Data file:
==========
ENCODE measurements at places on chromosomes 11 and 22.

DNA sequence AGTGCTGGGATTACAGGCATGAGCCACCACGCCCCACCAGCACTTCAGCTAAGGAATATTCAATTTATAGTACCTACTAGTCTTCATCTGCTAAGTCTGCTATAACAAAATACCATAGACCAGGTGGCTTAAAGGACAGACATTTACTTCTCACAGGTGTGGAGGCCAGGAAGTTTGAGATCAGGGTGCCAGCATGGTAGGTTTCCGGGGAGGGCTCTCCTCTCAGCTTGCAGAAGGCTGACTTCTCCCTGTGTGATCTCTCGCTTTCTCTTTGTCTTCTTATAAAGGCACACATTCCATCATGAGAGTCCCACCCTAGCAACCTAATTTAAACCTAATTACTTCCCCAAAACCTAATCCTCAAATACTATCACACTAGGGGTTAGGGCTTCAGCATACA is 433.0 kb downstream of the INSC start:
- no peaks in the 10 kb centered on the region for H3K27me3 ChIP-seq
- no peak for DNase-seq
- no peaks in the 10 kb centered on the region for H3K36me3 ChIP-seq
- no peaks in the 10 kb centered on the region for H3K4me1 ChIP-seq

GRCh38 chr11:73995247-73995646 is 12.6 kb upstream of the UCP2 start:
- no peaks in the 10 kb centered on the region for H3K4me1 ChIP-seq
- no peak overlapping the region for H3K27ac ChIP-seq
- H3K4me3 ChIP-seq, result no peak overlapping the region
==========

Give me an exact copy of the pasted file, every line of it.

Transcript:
ENCODE measurements at places on chromosomes 11 and 22.

DNA sequence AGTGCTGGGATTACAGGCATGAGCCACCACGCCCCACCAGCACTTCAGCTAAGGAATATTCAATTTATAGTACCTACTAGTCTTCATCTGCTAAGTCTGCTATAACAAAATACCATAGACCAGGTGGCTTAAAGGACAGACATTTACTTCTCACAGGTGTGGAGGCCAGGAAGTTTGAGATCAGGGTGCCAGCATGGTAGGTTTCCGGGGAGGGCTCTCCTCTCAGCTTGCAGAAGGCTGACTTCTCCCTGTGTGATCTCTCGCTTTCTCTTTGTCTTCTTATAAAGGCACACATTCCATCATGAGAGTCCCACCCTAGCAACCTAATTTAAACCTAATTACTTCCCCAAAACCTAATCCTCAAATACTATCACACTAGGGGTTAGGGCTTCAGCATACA is 433.0 kb downstream of the INSC start:
- no peaks in the 10 kb centered on the region for H3K27me3 ChIP-seq
- no peak for DNase-seq
- no peaks in the 10 kb centered on the region for H3K36me3 ChIP-seq
- no peaks in the 10 kb centered on the region for H3K4me1 ChIP-seq

GRCh38 chr11:73995247-73995646 is 12.6 kb upstream of the UCP2 start:
- no peaks in the 10 kb centered on the region for H3K4me1 ChIP-seq
- no peak overlapping the region for H3K27ac ChIP-seq
- H3K4me3 ChIP-seq, result no peak overlapping the region